Opening proceedings this evening is KANGA who apparently “wields the power of objectification in a hyper surreal world of techno-industrial landscapes and manipulative pop hooks”. Is this post-modernist hyperbole or simply arty bollocks?

Hers is a solo performance that delves into the ultra-arty and whilst I am enjoying the more upbeat moments, she only manages to garner polite applause from the audience who are somewhat ostracised by an over reliance on loops and pre-programmed sounds, along with being in darkness a lot results in a lack of connection. Her voice wavering during quieter moments, sadly, didn’t help and neither did Cocaine, the song not the drug, although it is needed at times during this bass synth and droning set, music for a seedy Russian strip club perhaps.

KANGA lost her purpose towards the end and the audience knew it, the insincerity is palpable as she wistfully exclaims “I am so excited to be here, it is a dream come true”.

It’s been an interesting year for catching up with bands from the distant past and I last saw Gary Numan on his Pleasure Principle tour exactly 40 years ago. This tour from Gazzer, the “(R)evolution 40th Anniversary Tour”, has the potentially be a quite tasty affair but will it deliver?

After KANGA the cynic in me has come to the fore and I need to be convinced otherwise but in the Albert Hall the expectation is high as the crowd chants NU-MAN NU-MAN NU-MAN…

It didn’t take long, the cynic in me was easily pleased… an animated Numan dances around the stage to My Name Is Ruin, clearly enjoying himself as he is joined by Persia on vocals. This is exactly what the audience wants and they are getting it.

I Die: You Die delves into a more industrial sound, you can clearly hear how Trent Reznor is influenced by Numan, Metal is mental and teleports me straight back to ‘79.

The video screen at the back plays its part during Absolution with its recurring images of war, terrorism conflict, religion and genocide – particularly telling with today’s news of conflict with the Turkish assault on the Kurds in Northern Syria, troubling times.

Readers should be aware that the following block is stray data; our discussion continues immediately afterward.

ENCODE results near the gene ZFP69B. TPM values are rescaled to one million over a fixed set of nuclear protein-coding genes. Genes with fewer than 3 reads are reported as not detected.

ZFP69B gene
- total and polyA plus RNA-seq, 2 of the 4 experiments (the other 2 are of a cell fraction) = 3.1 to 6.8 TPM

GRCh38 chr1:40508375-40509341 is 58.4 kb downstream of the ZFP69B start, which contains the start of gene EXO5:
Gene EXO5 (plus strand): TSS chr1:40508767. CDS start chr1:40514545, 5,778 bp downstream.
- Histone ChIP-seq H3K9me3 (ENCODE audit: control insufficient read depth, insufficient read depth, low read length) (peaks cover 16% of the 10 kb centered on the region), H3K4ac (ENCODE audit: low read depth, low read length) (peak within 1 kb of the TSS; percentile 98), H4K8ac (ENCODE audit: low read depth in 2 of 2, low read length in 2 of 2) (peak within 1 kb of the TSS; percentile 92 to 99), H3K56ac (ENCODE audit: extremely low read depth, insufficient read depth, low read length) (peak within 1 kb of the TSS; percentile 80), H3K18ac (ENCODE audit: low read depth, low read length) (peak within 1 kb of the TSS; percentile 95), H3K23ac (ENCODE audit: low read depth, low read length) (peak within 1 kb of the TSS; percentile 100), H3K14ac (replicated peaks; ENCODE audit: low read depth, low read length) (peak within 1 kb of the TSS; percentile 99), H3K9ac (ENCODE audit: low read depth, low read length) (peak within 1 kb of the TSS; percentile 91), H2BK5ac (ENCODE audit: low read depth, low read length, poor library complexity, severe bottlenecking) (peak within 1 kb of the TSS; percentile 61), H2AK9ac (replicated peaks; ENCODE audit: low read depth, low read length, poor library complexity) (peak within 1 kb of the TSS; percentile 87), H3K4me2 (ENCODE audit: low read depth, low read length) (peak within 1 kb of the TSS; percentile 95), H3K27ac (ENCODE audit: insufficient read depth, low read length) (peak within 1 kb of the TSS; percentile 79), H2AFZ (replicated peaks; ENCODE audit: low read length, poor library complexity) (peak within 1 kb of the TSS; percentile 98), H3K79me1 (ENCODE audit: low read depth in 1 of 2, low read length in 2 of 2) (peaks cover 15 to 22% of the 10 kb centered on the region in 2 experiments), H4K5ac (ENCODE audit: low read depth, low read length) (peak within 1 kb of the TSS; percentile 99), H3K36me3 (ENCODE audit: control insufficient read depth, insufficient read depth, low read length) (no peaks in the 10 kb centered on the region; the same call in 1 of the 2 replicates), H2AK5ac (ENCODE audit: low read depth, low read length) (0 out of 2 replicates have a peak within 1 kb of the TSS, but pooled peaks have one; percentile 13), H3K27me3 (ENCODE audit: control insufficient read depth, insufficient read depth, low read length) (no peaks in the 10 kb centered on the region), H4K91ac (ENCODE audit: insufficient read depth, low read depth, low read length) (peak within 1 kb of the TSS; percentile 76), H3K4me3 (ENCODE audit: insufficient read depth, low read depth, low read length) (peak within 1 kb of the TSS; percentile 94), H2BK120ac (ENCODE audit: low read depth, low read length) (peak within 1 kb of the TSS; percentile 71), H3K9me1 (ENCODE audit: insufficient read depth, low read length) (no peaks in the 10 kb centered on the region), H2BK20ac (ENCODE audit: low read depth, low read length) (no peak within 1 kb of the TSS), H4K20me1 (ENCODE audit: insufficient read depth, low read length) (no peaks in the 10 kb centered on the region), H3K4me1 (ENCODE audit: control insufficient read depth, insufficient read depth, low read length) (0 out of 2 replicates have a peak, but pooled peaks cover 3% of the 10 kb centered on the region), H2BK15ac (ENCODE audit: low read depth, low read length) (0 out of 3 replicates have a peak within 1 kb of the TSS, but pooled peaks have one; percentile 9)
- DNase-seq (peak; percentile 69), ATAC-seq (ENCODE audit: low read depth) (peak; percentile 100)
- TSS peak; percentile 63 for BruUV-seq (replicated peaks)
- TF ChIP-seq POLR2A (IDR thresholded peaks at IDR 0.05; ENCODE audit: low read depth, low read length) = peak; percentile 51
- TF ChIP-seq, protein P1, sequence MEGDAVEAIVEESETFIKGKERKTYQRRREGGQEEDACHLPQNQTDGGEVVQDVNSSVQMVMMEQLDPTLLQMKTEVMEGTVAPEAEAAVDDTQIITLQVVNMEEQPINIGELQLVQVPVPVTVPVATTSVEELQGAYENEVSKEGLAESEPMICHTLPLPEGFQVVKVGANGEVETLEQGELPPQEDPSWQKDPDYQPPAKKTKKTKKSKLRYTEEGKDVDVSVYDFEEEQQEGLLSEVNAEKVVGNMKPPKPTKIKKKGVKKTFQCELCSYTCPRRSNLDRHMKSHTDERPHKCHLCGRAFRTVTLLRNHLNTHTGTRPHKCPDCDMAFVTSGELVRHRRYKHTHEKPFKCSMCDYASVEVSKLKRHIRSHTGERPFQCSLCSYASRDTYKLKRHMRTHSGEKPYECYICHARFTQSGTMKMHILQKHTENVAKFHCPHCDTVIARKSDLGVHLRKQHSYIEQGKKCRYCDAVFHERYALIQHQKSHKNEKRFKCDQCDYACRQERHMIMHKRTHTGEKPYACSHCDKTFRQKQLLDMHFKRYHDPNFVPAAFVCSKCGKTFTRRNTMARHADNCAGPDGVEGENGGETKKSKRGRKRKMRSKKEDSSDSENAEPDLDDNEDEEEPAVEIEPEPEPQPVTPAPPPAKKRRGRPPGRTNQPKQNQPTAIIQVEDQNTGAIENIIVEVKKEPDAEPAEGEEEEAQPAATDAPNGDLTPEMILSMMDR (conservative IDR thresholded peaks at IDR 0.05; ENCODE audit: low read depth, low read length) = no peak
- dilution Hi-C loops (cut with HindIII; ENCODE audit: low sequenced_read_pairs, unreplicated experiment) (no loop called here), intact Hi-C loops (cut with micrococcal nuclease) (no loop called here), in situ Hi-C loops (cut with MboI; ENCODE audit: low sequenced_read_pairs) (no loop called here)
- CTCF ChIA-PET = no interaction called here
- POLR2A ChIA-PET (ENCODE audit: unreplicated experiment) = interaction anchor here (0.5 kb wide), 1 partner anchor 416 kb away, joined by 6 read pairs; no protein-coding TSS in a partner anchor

With the smoke blowing from behind him and being side lit Numan looks like he is a lone psychotic killer during Down In The Park. Surprisingly Cars is heavier than I’d expect, drawing the loudest cheer and sees the band totally engrossed in the performance.

A deep dive back into his industrial sound with Here In The Black is interesting, the man himself giving 100%, We Are Glass taking us back to ‘79 once more. A Prayer For The Unborn features a video of an ultra sound scan, along with sympathetic movement from Numan and a great use of lights it is stirring stuff. The set closer, the Tubeway Army classic – Are ‘Friends’ Electric?, tops off a great performance.

NU-MAN NU-MAN NU-MAN… the more than well deserved encore includes a new song called Intruder which as he explains is still in it’s demo phase although it sounds fairly finished to me.

This has been a true career retrospective featuring songs from 10 releases (according to my notes), there is many a happy punter leaving here this evening to more chants of NU-MAN NU-MAN NU-MAN!


Words by Anthony Firmin

Pics by Philip Goddard 


Philip Goddard

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